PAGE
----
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Moyang Buaya

The origin of Moyang Pelandok was quite sinister and rooted in meting out punishment. A man was cursed into become Moyang Pelandok because he was always lying.

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Moyang Pelandok

The legend of Moyang Sempuar revolved around a story of doom and gloom – a man drowned in the sea because he was taken by Moyang Sempuar.

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Moyang Sempuar

The legend of Moyang Galak is somewhat similar to the story line of some of today’s horror movies. It was about the story of a child disturbed by Moyang Galak.

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Moyang Galak

Meanwhile, on a positive note, Moyang Sauh is the guardian of fishermen who ensures that their anchor will never get stuck.

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Moyang Sauh
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Moyang Udang

I have collated photos of the more interesting and captivating carvings from the Mah Meri Museum and Mah Meri Cultural Village in the form of a slide show:

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Special 3D Origami

I was really touched that the Mah Meri let us view and participate in their festival, and I truly enjoyed the cultural experience. I found their masks, attire and intricate 3D origami particularly interesting.

Their origami is environmentally friendly and 100% biodegrable because they are made from Nipah palm (Nypa fruticans) leaves.

After the Hari Moyang ceremony, we were given the opportunity to learn how to make some of the basic origami.

Here are some of the 3D origami that I liked the most, which reminded me of hanging mobiles:

All in all, I had a lovely time with the Mah Meri community at their Hari Moyang Festival. Before we left, the villagers provided us with a hearty lunch as well, after which our group went back to Kuala Lumpur in the LokaLocal van.

I would love to come back again the following year, and will be looking forward to experiencing next year’s Puja Pantai.

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Bali Day 2: Taman Ayun Temple

After visiting Ulun Danu Keberatan Temple in the morning, where we also witnessed a ceremonial procession, we savoured a nasi padang lunch in a small little shop in a nearby market. Despite the light rain, I browsed among the colourful stalls and bought cinnamon powder for my culinary and baking pursuits.

Thereafter, we headed to Taman Ayun Temple, which was a landmark located 17km northwest of Denpasar.

Taman Ayun Temple
The main temple entrance, a large candi bentar

Built circa 1634 by the then ruler of the Mengwi kingdom, the temple is situated in the village of Mengwi, Badung regency. Taman Ayun Temple was restored in 1937.

Considered the ‘mother temple’ of Mengwi, this temple complex is famous for its wonderful traditional architectural features, including expansive green gardens with lotus and fish ponds. The name ‘Taman Ayun’ means ‘beautiful garden’. It is considered to be one of the most attractive temples of Bali.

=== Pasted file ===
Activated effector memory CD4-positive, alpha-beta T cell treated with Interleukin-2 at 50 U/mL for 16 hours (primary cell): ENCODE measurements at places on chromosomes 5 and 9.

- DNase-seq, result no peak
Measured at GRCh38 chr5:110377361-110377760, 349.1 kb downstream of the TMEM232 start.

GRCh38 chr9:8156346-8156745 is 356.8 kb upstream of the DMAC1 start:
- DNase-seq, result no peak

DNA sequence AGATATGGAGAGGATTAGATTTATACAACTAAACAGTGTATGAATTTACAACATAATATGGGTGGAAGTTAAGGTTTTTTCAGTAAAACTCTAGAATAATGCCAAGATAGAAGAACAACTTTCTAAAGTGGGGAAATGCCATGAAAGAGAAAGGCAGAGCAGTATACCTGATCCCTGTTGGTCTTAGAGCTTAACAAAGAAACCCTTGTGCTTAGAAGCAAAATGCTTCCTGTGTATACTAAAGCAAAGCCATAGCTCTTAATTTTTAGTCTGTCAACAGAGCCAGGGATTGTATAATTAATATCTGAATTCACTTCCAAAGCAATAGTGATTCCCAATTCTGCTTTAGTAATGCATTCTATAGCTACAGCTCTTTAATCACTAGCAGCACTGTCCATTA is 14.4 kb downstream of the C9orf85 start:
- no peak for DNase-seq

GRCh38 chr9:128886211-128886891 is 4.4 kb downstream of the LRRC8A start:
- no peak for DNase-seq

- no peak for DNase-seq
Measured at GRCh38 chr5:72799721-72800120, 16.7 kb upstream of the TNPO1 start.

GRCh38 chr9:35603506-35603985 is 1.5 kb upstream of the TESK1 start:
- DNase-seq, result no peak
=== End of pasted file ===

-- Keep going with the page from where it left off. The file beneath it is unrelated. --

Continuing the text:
Besides being well-known for its beautifully landscaped gardens, the hallmark of the Taman Ayun Temple is the series of Pelinggih Meru with towering tiers. The pagoda-like Pelinggih Meru shrine is a distinctive feature of Balinese temples.

Taman Ayun Temple
The towering shrines of Taman Ayun Temple

Balinese temple architecture is significantly different from Indian Hindu temple architecture. Within each Balinese temple, there are some common distinctive features, which are the bale, meru, kulkul and shrines. The bale are pavilions in the courtyards, each with its own specific function. The meru is a multi-tiered structure, and it is usually dedicated to a god or goddess. The number of tiers must always be odd, and the highest number must not exceed 11, which symbolises the highest respect. The kulkul is a hollow log which functions is similar to that of a church bell. It is used to call the community to come to the temple. Lastly, each temple will have a number of shrines. Each shrine will be dedicated to a god or goddess. Women will present the offerings to them.

The Taman Ayun Temple served as a main site of worship among the Mengwi people so they did not have to travel far to the main large temples, the likes of the Besakih ‘mother temple’ in Karangasem, Batukaru Temple in Tabanan, or Batur Temple in Kintamani.


Taman Ayun Temple is a pura tirta, or a water temple. Besides their religious function, the water temples also serve a water management function as a part of the irrigation system. Pura Ulun Danu Beratan, which I had visited in the morning, also belonged to this category.

Taman Ayun Temple
The towering tiers of Taman Ayun Temple
Taman Ayun Temple
Within the utama mandala (jero), which is the holiest and the most sacred zone within the pura

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Taman Ayun Temple
Skilled craftsmen constructing galungan or penjor kuningan by hand.
Taman Ayun Temple
The penjor, which are bamboo poles with offerings suspended at the end, are the most obvious sign of the Galungan festival. These penjor are installed along roads, and at the entrances to temples.
Taman Ayun Temple
A paduraksa or kori agung gate marks the entrance into the main sanctum of the temple

Other articles I wrote on Bali:
Bali Day 1: Uluwatu
Bali Day 1: Tari Kecak and Fire Dance